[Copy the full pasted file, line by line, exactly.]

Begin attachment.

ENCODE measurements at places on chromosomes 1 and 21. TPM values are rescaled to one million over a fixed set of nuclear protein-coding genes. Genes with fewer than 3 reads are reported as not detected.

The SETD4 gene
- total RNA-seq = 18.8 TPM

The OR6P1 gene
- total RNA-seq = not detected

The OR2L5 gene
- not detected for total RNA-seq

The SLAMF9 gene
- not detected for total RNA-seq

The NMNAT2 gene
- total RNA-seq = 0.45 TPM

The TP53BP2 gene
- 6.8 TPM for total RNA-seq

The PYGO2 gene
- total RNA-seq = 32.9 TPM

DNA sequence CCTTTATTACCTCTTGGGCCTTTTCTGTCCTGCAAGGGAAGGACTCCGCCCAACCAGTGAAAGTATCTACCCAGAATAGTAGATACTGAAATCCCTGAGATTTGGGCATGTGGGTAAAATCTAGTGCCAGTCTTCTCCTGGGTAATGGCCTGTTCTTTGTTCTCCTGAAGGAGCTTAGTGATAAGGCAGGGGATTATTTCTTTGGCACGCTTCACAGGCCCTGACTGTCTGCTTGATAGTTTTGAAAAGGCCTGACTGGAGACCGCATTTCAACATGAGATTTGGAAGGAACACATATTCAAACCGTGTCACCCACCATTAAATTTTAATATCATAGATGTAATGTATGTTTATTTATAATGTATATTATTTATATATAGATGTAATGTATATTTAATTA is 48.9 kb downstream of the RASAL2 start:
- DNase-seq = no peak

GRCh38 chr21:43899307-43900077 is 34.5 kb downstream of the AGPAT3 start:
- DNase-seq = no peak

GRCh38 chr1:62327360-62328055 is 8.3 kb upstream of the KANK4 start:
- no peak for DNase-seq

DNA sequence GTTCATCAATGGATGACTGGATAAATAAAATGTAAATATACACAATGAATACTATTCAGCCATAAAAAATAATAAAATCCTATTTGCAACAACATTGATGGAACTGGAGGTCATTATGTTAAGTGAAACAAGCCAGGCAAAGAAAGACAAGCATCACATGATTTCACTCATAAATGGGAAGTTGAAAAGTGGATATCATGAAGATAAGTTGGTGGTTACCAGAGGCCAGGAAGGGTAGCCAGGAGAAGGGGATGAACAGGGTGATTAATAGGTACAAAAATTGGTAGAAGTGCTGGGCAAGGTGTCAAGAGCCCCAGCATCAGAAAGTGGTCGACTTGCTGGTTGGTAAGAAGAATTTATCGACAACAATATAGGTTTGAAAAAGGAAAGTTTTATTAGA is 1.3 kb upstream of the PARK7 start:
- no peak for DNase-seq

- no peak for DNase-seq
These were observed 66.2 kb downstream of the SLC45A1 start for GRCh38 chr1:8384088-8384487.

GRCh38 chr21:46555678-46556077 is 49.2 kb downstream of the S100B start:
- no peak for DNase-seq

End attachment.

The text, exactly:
ENCODE measurements at places on chromosomes 1 and 21. TPM values are rescaled to one million over a fixed set of nuclear protein-coding genes. Genes with fewer than 3 reads are reported as not detected.

The SETD4 gene
- total RNA-seq = 18.8 TPM

The OR6P1 gene
- total RNA-seq = not detected

The OR2L5 gene
- not detected for total RNA-seq

The SLAMF9 gene
- not detected for total RNA-seq

The NMNAT2 gene
- total RNA-seq = 0.45 TPM

The TP53BP2 gene
- 6.8 TPM for total RNA-seq

The PYGO2 gene
- total RNA-seq = 32.9 TPM

DNA sequence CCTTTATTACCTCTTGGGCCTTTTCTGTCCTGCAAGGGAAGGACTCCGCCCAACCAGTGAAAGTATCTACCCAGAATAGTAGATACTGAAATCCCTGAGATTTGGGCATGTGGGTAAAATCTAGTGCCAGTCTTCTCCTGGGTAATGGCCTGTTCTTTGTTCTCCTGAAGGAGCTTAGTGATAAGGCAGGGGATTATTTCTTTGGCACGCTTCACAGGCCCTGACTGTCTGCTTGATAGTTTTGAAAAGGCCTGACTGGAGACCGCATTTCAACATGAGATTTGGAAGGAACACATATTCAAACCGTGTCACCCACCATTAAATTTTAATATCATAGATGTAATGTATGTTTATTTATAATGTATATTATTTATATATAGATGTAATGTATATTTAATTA is 48.9 kb downstream of the RASAL2 start:
- DNase-seq = no peak

GRCh38 chr21:43899307-43900077 is 34.5 kb downstream of the AGPAT3 start:
- DNase-seq = no peak

GRCh38 chr1:62327360-62328055 is 8.3 kb upstream of the KANK4 start:
- no peak for DNase-seq

DNA sequence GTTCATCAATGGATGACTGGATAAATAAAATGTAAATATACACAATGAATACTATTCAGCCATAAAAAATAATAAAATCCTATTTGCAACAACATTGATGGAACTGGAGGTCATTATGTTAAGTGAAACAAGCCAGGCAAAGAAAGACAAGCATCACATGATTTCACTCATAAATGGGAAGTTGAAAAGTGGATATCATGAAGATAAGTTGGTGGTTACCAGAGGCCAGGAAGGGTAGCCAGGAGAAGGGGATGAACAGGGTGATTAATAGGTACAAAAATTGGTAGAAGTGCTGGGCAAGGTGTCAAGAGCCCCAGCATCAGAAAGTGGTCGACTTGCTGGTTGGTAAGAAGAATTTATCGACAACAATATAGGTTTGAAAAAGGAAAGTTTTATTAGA is 1.3 kb upstream of the PARK7 start:
- no peak for DNase-seq

- no peak for DNase-seq
These were observed 66.2 kb downstream of the SLC45A1 start for GRCh38 chr1:8384088-8384487.

GRCh38 chr21:46555678-46556077 is 49.2 kb downstream of the S100B start:
- no peak for DNase-seq